With one’s tail between one’s legs is an idiom that takes its inspiration from the animal kingdom. We will examine the meaning of the idiom with one’s tail between one’s legs, where it came from, and some examples of its idiomatic usage in sentences.
Someone with his tail between his legs is someone who is chastised, someone who is ashamed of his actions or embarrassed by the reprimand he has received. Someone with his tail between his legs feels defeated. The expression is sometimes rendered as with one’s tail tucked between one’s legs. The phrase with one’s tail between one’s legs has been in use for hundreds of years. Though the exact origin is unknown, most experts believe it is an obvious reference to the behavior of a dog that has been scolded or simply knows that he has done something wrong. A dog who has been chastised or is in trouble in some way will tuck his tail between his legs to protect his physical vulnerability.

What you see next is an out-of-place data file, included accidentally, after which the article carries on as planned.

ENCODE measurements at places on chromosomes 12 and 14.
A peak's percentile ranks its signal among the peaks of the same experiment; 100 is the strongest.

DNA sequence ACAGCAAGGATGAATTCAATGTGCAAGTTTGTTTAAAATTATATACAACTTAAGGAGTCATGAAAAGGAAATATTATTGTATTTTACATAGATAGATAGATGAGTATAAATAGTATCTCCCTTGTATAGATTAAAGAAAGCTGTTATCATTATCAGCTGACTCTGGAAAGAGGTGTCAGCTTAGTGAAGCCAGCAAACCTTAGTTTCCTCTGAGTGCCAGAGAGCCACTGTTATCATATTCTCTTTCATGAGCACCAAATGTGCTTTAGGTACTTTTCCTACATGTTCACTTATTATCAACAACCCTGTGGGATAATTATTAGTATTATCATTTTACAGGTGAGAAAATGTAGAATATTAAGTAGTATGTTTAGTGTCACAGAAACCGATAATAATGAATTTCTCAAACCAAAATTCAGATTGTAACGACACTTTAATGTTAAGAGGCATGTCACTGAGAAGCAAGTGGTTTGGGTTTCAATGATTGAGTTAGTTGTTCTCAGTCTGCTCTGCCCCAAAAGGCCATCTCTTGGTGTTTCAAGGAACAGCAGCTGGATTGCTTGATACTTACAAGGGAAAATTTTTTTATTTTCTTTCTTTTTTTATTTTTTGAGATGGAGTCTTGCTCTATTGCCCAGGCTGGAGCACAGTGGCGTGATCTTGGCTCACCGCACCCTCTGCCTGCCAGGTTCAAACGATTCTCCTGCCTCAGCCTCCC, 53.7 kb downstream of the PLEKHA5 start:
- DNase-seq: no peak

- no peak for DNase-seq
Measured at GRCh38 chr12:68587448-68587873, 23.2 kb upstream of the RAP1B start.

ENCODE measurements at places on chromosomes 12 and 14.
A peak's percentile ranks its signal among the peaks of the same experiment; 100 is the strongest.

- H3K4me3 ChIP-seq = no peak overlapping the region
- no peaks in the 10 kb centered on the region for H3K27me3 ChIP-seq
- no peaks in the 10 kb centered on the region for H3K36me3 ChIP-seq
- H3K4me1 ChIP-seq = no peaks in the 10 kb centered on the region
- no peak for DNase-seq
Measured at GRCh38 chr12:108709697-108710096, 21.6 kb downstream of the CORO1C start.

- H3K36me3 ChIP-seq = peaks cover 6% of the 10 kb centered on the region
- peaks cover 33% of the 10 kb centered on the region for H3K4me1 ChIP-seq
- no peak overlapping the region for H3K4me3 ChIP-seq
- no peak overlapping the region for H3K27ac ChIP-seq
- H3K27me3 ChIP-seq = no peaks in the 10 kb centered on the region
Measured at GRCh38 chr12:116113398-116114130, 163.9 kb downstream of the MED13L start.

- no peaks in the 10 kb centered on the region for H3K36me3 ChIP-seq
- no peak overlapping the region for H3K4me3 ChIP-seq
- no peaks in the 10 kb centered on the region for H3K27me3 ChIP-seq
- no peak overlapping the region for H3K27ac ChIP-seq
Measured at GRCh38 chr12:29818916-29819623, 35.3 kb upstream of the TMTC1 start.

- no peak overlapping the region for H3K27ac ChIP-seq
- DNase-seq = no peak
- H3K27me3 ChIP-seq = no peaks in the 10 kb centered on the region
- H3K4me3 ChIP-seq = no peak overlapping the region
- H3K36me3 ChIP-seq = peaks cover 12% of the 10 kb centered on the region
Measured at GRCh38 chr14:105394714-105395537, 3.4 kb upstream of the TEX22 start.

No one knows exactly how long, but he came back with his tail between his legs having failed to be a writer and he tried again to go into comedy and play the working men’s clubs. (The Daily Mail)
Then Colby comes crawling back to Dean with his tail between his legs and apologises for not being there while Jai was in hospital. (The West Australian)
“I was that fourth grader, that brown child that walked away from there with his tail tucked between his legs,” Vásquez says. (The San Antonio Current)
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